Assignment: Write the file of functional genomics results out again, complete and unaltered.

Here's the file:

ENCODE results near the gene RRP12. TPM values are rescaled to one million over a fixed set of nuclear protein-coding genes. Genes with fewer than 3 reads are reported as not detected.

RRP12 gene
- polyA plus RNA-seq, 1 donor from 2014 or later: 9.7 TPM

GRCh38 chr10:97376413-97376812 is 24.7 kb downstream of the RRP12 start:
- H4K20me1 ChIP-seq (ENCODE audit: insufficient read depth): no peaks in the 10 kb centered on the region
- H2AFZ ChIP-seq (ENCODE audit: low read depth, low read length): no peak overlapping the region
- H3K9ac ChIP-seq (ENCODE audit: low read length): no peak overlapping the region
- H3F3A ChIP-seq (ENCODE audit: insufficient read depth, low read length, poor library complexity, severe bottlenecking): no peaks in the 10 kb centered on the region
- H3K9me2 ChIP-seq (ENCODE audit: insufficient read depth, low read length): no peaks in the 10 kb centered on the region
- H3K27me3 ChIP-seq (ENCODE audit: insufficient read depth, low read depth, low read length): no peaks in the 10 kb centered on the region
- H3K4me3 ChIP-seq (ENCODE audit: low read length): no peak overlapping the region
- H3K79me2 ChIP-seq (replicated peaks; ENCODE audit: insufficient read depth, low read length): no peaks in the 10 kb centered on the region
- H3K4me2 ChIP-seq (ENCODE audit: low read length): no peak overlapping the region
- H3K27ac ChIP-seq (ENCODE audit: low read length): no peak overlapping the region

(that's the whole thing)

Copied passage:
ENCODE results near the gene RRP12. TPM values are rescaled to one million over a fixed set of nuclear protein-coding genes. Genes with fewer than 3 reads are reported as not detected.

RRP12 gene
- polyA plus RNA-seq, 1 donor from 2014 or later: 9.7 TPM

GRCh38 chr10:97376413-97376812 is 24.7 kb downstream of the RRP12 start:
- H4K20me1 ChIP-seq (ENCODE audit: insufficient read depth): no peaks in the 10 kb centered on the region
- H2AFZ ChIP-seq (ENCODE audit: low read depth, low read length): no peak overlapping the region
- H3K9ac ChIP-seq (ENCODE audit: low read length): no peak overlapping the region
- H3F3A ChIP-seq (ENCODE audit: insufficient read depth, low read length, poor library complexity, severe bottlenecking): no peaks in the 10 kb centered on the region
- H3K9me2 ChIP-seq (ENCODE audit: insufficient read depth, low read length): no peaks in the 10 kb centered on the region
- H3K27me3 ChIP-seq (ENCODE audit: insufficient read depth, low read depth, low read length): no peaks in the 10 kb centered on the region
- H3K4me3 ChIP-seq (ENCODE audit: low read length): no peak overlapping the region
- H3K79me2 ChIP-seq (replicated peaks; ENCODE audit: insufficient read depth, low read length): no peaks in the 10 kb centered on the region
- H3K4me2 ChIP-seq (ENCODE audit: low read length): no peak overlapping the region
- H3K27ac ChIP-seq (ENCODE audit: low read length): no peak overlapping the region